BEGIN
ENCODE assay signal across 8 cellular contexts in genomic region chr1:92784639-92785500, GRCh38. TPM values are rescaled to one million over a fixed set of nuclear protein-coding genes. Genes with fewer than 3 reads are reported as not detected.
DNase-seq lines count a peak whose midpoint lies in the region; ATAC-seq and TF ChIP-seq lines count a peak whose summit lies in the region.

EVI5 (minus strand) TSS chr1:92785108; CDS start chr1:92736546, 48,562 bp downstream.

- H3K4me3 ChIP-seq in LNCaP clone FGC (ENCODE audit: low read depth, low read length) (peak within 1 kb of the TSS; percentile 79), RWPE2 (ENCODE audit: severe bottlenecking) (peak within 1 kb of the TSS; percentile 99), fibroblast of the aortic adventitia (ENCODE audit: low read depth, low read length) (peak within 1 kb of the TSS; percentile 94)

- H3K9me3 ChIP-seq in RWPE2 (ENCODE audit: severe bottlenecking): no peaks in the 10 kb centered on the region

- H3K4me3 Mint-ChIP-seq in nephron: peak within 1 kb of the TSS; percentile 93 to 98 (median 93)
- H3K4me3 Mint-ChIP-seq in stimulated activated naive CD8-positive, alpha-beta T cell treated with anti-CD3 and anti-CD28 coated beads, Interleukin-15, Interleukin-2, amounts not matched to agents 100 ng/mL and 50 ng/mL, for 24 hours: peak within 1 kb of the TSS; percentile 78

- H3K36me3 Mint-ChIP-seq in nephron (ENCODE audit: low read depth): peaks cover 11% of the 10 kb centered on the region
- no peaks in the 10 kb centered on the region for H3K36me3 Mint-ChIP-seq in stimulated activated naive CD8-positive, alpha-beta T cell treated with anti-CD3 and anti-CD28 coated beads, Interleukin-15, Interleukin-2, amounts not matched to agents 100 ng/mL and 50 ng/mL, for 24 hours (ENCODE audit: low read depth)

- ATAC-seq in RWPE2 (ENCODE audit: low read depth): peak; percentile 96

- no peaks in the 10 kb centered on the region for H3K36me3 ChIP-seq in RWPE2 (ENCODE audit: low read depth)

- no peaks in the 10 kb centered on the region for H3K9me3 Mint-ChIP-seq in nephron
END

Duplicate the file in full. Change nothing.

ENCODE assay signal across 8 cellular contexts in genomic region chr1:92784639-92785500, GRCh38. TPM values are rescaled to one million over a fixed set of nuclear protein-coding genes. Genes with fewer than 3 reads are reported as not detected.
DNase-seq lines count a peak whose midpoint lies in the region; ATAC-seq and TF ChIP-seq lines count a peak whose summit lies in the region.

EVI5 (minus strand) TSS chr1:92785108; CDS start chr1:92736546, 48,562 bp downstream.

- H3K4me3 ChIP-seq in LNCaP clone FGC (ENCODE audit: low read depth, low read length) (peak within 1 kb of the TSS; percentile 79), RWPE2 (ENCODE audit: severe bottlenecking) (peak within 1 kb of the TSS; percentile 99), fibroblast of the aortic adventitia (ENCODE audit: low read depth, low read length) (peak within 1 kb of the TSS; percentile 94)

- H3K9me3 ChIP-seq in RWPE2 (ENCODE audit: severe bottlenecking): no peaks in the 10 kb centered on the region

- H3K4me3 Mint-ChIP-seq in nephron: peak within 1 kb of the TSS; percentile 93 to 98 (median 93)
- H3K4me3 Mint-ChIP-seq in stimulated activated naive CD8-positive, alpha-beta T cell treated with anti-CD3 and anti-CD28 coated beads, Interleukin-15, Interleukin-2, amounts not matched to agents 100 ng/mL and 50 ng/mL, for 24 hours: peak within 1 kb of the TSS; percentile 78

- H3K36me3 Mint-ChIP-seq in nephron (ENCODE audit: low read depth): peaks cover 11% of the 10 kb centered on the region
- no peaks in the 10 kb centered on the region for H3K36me3 Mint-ChIP-seq in stimulated activated naive CD8-positive, alpha-beta T cell treated with anti-CD3 and anti-CD28 coated beads, Interleukin-15, Interleukin-2, amounts not matched to agents 100 ng/mL and 50 ng/mL, for 24 hours (ENCODE audit: low read depth)

- ATAC-seq in RWPE2 (ENCODE audit: low read depth): peak; percentile 96

- no peaks in the 10 kb centered on the region for H3K36me3 ChIP-seq in RWPE2 (ENCODE audit: low read depth)

- no peaks in the 10 kb centered on the region for H3K9me3 Mint-ChIP-seq in nephron